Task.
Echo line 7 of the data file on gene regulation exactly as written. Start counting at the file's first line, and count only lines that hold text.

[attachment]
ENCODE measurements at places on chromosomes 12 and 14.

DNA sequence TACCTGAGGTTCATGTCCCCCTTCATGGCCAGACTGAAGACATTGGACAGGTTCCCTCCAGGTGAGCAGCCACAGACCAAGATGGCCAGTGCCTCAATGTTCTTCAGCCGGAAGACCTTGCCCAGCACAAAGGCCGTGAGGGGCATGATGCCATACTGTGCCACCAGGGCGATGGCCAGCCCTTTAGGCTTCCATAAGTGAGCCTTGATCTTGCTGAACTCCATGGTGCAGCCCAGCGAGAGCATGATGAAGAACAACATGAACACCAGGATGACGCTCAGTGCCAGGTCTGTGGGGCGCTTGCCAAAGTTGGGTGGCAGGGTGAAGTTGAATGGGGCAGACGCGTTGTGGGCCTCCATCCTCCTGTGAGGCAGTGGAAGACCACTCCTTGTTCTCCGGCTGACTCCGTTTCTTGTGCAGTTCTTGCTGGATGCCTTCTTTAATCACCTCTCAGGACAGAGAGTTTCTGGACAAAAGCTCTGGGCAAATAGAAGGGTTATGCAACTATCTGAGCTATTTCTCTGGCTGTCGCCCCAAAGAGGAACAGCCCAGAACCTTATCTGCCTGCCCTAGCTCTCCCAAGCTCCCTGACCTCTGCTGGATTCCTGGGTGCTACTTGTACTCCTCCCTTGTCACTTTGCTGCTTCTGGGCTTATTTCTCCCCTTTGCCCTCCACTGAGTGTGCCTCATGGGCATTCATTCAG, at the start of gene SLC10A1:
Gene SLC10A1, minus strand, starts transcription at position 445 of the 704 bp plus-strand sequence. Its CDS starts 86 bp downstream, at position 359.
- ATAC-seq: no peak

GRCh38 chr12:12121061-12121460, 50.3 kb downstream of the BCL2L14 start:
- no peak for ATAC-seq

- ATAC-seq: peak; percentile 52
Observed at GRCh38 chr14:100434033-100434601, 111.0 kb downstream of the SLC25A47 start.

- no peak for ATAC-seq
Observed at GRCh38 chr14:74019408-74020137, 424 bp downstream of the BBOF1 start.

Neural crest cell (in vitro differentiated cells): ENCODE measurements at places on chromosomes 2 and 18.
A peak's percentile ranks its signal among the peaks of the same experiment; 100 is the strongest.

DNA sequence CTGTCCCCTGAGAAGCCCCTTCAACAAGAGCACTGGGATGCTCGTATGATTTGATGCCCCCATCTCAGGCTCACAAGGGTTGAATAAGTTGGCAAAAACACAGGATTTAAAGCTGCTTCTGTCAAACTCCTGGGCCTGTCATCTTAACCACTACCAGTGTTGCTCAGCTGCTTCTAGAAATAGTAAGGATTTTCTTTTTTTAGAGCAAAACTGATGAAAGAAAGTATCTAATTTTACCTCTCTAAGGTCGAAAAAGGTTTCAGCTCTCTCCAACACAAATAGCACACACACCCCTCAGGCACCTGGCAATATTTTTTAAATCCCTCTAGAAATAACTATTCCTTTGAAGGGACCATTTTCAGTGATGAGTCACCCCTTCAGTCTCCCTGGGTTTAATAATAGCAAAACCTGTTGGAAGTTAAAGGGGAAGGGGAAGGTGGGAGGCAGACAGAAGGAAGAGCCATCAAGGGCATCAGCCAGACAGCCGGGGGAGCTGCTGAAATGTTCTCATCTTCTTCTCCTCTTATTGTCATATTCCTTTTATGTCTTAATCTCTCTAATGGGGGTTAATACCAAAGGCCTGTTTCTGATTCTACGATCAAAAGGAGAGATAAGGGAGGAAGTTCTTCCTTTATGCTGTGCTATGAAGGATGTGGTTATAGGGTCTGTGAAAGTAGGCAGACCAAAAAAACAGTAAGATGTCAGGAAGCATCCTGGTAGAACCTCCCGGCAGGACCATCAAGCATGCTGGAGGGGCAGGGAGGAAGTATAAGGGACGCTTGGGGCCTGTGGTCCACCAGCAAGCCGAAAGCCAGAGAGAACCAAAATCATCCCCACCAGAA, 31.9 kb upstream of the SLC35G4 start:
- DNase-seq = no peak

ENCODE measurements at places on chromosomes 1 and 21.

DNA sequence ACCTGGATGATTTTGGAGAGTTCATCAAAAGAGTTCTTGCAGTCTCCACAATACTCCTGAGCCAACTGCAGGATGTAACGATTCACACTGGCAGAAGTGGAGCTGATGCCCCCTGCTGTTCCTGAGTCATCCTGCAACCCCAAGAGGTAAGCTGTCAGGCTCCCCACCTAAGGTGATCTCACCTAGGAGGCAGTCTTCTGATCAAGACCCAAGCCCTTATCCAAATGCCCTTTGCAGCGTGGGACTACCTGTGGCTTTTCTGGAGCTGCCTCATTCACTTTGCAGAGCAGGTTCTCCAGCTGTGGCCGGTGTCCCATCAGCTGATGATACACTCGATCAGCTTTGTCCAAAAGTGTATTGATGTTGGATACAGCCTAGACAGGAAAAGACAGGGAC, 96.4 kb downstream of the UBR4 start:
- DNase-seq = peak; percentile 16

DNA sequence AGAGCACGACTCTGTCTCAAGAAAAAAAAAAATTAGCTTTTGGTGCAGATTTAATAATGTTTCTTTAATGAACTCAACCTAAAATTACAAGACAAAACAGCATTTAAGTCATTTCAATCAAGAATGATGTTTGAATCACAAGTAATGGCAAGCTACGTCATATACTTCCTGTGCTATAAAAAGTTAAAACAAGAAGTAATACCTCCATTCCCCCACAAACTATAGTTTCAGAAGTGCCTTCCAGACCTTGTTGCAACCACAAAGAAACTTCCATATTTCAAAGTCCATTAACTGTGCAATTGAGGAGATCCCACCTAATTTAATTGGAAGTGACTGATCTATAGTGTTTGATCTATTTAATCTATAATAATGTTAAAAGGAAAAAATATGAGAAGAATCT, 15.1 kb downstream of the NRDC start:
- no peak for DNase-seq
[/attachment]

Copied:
- ATAC-seq: peak; percentile 52